All over North Carolina, eyes were turned to the sky in anticipation of seeing something most of us have never seen – and it wasn’t that blood moon that had meteorologists and astronomers giddy Wednesday.
Many of us were looking skyward to see if the moon and sun were going to crash into Earth after a judge ruled that gay people could get married.
That ruling came Friday evening, and last time I looked, the moon was still where it was supposed to be.
So, are gay people dancing in the street at the judge’s ruling?
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Some are. Many more, though, are like Craig Shreve of Chapel Hill.
“Lets just say I’m cautiously optimistic,” Shreve told me Friday evening, an hour or so after the ruling. “I love being married in North Carolina, but if I cross the state line, I may not have a husband anymore,” because some states still don’t recognize their marriage.
Craig and his husband, Wickliffe Shreve, got married last month in New York. They moved to North Carolina in 2012 so Wickliffe could get his master’s degree at UNC-Chapel Hill. One week after they moved here, Craig said, voters amended the state constitution to ban same-sex marriages.
“We were like, ‘Where the hell did we just move to?’ ” he laughed. He’s laughing now, but there was no laughter then.
‘When it is a non-issue’
As a performer, Craig has shared the stage with Liza Minnelli and traveled the world performing a solo show.
That’s professional success by any barometer, but what, I asked, will success in the battle for marriage equality look like?
“When it is a non-issue,” he said. “When people say, ‘Oh, you just want to love and make a family, and have a home and build a life. I think it’s accepted now that we don’t want to destroy the fabric of society.
“When I don’t feel the need to stress, ‘I’m married to my husband.’ When I can just say, ‘I’m married.’ I love being able to say ‘to my husband,’ but when you don’t have to stress it. That’s when we will have achieved equality, when you don’t have to talk about it.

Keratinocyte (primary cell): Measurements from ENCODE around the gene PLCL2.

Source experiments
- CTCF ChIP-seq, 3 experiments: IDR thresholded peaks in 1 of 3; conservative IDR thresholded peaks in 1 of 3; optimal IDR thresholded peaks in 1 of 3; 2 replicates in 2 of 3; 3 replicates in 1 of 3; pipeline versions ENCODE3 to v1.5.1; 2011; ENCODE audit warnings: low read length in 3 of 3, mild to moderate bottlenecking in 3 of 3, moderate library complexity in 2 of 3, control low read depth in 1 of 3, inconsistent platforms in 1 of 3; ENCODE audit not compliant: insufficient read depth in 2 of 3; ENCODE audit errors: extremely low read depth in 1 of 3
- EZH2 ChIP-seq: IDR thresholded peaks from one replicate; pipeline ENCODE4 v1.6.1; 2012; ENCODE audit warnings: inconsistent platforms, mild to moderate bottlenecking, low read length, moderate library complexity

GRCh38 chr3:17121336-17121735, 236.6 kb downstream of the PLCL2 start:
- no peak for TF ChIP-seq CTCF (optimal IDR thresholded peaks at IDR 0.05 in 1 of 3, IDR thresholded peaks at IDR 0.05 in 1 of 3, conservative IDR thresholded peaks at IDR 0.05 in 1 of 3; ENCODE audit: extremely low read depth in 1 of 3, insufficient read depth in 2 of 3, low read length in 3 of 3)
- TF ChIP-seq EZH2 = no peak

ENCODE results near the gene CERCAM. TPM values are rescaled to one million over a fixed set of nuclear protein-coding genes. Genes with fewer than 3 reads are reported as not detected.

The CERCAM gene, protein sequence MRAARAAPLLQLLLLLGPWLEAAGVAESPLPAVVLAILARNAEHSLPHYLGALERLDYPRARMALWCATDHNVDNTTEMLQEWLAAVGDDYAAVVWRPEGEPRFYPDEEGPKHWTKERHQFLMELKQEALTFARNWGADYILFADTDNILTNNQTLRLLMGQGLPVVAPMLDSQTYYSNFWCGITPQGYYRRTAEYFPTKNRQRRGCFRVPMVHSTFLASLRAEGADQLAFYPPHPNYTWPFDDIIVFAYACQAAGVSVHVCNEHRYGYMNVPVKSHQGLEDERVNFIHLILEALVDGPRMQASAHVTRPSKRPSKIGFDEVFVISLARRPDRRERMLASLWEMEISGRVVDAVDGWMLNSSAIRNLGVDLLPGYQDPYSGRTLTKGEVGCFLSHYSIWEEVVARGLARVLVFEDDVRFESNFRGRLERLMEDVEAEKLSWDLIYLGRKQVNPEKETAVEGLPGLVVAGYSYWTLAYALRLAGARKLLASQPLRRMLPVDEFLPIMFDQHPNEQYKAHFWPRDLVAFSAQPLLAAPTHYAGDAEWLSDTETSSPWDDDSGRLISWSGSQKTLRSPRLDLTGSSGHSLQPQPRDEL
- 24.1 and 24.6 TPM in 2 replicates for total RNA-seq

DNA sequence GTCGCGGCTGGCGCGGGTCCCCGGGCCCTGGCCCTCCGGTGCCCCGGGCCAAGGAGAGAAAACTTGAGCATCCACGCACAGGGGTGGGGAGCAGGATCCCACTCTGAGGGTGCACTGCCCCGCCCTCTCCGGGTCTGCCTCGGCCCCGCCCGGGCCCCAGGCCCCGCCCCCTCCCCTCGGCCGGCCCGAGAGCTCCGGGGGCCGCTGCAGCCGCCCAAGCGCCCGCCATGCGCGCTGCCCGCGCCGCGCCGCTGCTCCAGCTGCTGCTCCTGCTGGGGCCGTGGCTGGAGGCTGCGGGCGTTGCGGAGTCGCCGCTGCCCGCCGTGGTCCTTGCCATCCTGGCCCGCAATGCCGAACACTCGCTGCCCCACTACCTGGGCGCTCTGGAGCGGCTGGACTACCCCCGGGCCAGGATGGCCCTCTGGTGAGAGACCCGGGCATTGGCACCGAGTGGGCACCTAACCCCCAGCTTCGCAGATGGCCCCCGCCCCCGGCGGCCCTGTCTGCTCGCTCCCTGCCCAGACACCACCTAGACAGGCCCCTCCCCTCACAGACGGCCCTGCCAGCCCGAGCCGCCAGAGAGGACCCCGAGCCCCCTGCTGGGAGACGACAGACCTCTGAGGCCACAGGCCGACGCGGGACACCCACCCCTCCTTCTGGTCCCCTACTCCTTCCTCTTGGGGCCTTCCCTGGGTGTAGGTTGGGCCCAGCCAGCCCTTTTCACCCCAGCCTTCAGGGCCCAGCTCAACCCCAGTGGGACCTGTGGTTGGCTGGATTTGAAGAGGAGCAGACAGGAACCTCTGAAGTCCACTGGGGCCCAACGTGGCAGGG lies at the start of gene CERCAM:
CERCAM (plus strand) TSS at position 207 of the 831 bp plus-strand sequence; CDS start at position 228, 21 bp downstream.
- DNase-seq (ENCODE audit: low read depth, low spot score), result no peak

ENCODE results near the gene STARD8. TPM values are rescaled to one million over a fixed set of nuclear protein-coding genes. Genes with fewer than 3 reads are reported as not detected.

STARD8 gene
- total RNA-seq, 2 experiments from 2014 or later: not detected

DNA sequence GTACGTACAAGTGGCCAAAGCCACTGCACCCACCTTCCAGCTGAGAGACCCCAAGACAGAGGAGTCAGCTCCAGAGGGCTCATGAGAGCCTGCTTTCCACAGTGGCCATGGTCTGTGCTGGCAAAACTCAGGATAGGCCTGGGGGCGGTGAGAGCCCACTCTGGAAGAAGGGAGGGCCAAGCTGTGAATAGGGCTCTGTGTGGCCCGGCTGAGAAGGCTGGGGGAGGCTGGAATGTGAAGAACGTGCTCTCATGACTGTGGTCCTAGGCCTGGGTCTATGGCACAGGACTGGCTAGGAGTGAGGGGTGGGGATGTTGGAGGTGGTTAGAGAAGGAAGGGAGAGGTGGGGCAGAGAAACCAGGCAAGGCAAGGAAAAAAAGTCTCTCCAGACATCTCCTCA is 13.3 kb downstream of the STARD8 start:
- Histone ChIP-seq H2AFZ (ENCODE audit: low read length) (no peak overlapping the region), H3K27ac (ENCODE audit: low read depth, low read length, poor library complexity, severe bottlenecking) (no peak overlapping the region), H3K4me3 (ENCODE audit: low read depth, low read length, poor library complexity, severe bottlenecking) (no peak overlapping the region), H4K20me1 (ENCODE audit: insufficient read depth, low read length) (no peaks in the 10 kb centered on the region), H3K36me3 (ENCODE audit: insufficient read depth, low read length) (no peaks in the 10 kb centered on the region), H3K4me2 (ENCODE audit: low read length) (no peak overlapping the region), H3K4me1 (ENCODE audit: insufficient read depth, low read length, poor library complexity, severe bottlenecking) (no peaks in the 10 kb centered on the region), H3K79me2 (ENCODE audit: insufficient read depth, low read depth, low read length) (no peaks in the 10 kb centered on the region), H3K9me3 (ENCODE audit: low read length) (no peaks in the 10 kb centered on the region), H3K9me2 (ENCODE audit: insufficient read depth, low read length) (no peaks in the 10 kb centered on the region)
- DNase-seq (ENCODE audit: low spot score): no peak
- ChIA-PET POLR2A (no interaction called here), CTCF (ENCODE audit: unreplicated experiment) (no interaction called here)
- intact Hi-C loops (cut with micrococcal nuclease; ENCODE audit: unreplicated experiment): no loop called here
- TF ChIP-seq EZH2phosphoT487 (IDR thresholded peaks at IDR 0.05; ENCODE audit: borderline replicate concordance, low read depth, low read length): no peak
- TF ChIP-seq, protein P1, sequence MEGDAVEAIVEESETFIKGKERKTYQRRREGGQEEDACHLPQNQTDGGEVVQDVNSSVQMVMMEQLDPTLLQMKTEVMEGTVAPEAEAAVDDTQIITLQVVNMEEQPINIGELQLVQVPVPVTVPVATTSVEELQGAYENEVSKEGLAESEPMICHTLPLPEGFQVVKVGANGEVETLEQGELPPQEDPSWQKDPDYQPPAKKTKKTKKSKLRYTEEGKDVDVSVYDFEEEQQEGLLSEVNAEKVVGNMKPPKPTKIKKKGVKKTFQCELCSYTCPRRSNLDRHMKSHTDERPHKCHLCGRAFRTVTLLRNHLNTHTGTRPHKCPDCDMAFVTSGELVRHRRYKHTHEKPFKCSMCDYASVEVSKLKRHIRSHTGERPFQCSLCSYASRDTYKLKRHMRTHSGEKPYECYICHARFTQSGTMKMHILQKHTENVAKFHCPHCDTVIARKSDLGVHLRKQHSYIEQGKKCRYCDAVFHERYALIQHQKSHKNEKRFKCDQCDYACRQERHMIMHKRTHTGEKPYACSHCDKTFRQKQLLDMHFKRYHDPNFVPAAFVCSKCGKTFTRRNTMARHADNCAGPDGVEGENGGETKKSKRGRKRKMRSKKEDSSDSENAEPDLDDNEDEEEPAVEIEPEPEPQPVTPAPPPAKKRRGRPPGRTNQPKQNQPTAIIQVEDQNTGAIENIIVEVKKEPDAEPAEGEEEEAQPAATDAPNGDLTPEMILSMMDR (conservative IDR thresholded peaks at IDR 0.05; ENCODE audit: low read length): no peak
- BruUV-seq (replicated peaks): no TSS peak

“Then, the really exciting moments can be celebrated,” he said.
I don’t consider myself particularly enlightened when it comes to gays being allowed to marry or do what everyone else can do. Nor have I – as some readers have suggested for years – been cowed by some so-called rainbow mafia, composed of gays who supposedly demand that everyone toe a particular line of political correctness.
Mind your own business
Honestly, I just believe in minding my own business.
To whom someone else chooses to pledge their undying love and devotion is of no consequence to most of us.
If we were going to worry about anyone, it would be the people who feel they have the right to tell others how and with whom they can spend their lives, especially when – from the other side of their mouths – they’re spouting a desire to keep government out of our lives.
You know who else I worry about? Politicians who talk about “states’ rights,” which is one of the bromides they’ve trotted out to justify their opposition to this law.
We all know that, historically, that states’ rights argument has been used to deny rights, not bestow them.